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Jingjing Li, a University of Hawaiʻi at Mānoa mechanical engineering assistant professor, has received the National Science Foundation’s Faculty Early Career Award. One of NSF’s most prestigious awards for junior faculty, it is bestowed on teacher-scholars performing outstanding research and classroom education at the university level.
Li was awarded $500,000 for her project, Surface Interactions in Dissimilar Material Joining. Processes for “joining” methods involving dissimilar metals are in increasing demand, as manufacturers seek creative new structures or components with tailored properties for lightweight vehicles (e.g. assembly of a car body), energy production (e.g. nuclear reactors), consumer devices (e.g. lithium-ion batteries), or next-generation medical products (e.g. surgical tools).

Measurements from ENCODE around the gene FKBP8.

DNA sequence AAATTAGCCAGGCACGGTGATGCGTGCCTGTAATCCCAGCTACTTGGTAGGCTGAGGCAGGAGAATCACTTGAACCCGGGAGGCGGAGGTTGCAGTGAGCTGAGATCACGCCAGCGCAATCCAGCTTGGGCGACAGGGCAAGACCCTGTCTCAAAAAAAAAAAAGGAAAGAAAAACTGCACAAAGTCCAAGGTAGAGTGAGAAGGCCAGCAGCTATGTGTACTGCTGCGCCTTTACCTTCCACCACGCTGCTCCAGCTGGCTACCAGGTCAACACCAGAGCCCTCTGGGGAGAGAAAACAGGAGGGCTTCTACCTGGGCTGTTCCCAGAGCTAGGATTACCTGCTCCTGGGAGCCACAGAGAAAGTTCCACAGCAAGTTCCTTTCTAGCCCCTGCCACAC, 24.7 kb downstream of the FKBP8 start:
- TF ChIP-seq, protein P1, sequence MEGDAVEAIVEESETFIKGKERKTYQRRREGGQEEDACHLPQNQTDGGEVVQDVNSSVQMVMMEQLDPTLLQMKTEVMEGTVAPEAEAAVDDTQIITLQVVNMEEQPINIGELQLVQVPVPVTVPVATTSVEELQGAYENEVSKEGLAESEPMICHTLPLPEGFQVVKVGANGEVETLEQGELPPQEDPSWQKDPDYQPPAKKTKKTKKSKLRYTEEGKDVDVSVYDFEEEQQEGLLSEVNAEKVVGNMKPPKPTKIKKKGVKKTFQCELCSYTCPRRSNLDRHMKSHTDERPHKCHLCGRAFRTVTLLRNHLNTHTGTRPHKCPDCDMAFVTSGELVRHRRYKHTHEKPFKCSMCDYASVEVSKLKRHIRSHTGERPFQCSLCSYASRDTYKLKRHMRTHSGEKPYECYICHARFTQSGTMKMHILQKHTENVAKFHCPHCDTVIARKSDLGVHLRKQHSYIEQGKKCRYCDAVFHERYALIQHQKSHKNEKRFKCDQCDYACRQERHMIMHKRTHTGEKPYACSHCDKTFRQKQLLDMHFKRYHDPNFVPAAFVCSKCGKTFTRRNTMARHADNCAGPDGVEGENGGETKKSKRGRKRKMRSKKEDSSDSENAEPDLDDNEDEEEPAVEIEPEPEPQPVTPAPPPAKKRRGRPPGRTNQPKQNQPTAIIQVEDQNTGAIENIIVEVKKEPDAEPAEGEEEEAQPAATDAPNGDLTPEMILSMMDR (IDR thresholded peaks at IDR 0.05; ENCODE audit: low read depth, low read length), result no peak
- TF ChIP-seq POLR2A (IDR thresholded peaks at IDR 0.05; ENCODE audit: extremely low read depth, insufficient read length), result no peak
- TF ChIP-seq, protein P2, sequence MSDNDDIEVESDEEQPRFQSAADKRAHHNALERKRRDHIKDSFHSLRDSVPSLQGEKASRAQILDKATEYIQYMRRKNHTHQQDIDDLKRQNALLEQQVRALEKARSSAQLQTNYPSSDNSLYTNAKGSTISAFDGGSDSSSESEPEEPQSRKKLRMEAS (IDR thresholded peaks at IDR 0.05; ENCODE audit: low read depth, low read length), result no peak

“Dissimilar metals cannot be joined using traditional fusion-based welding methods,” explains Li. “So I am gratified that my research provides much needed understanding to enable wide applications of two joining processes for dissimilar metals. Additionally, this award supports activities to engage students in research; raises their interest in science, technology and engineering; and promotes advanced manufacturing to a broader population.”
Since joining UH Mānoa in fall 2011, Li has received a total of $1.5 million in funding from NSF as a leading principal investigator. Her work has established a unique materials processing program, with a focus on joining of dissimilar materials and forming of lightweight metals, experimental mechanics, and multi-scale materials characterization.
More about Li
She received her bachelor’s degree in materials science and engineering from Beihang University in Beijing, China; a master’s degree in materials science and engineering from Tsinghua University in Beijing; and a master’s degree in statistics and PhD in mechanical engineering from the University of Michigan in Ann Arbor.